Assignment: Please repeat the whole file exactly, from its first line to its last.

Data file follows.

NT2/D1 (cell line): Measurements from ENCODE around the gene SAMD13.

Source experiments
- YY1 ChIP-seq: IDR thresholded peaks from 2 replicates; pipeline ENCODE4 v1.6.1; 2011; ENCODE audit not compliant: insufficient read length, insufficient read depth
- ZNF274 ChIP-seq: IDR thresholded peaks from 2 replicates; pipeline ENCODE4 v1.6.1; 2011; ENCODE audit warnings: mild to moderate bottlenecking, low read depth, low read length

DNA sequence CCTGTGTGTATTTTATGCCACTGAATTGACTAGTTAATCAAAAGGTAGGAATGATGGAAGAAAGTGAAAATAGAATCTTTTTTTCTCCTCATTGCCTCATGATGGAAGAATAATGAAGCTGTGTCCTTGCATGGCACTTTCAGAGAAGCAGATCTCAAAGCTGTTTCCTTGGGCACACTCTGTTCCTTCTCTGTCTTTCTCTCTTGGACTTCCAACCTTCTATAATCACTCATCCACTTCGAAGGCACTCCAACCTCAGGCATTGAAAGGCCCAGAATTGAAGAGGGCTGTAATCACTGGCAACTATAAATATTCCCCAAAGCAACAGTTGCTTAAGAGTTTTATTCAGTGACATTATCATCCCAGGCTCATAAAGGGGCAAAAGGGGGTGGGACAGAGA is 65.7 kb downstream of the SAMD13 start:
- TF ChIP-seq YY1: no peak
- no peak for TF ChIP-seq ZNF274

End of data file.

NT2/D1 (cell line): Measurements from ENCODE around the gene SAMD13.

Source experiments
- YY1 ChIP-seq: IDR thresholded peaks from 2 replicates; pipeline ENCODE4 v1.6.1; 2011; ENCODE audit not compliant: insufficient read length, insufficient read depth
- ZNF274 ChIP-seq: IDR thresholded peaks from 2 replicates; pipeline ENCODE4 v1.6.1; 2011; ENCODE audit warnings: mild to moderate bottlenecking, low read depth, low read length

DNA sequence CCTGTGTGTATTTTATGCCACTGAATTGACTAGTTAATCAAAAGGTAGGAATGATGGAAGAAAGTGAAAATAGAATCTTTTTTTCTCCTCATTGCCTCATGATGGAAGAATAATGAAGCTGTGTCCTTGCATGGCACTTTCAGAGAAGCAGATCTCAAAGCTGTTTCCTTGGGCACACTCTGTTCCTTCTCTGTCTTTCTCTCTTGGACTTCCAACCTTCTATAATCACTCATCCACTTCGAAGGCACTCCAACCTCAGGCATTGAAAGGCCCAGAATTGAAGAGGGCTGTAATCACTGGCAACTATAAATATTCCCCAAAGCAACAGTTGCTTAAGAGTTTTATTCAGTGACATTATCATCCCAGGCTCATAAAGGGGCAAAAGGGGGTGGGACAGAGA is 65.7 kb downstream of the SAMD13 start:
- TF ChIP-seq YY1: no peak
- no peak for TF ChIP-seq ZNF274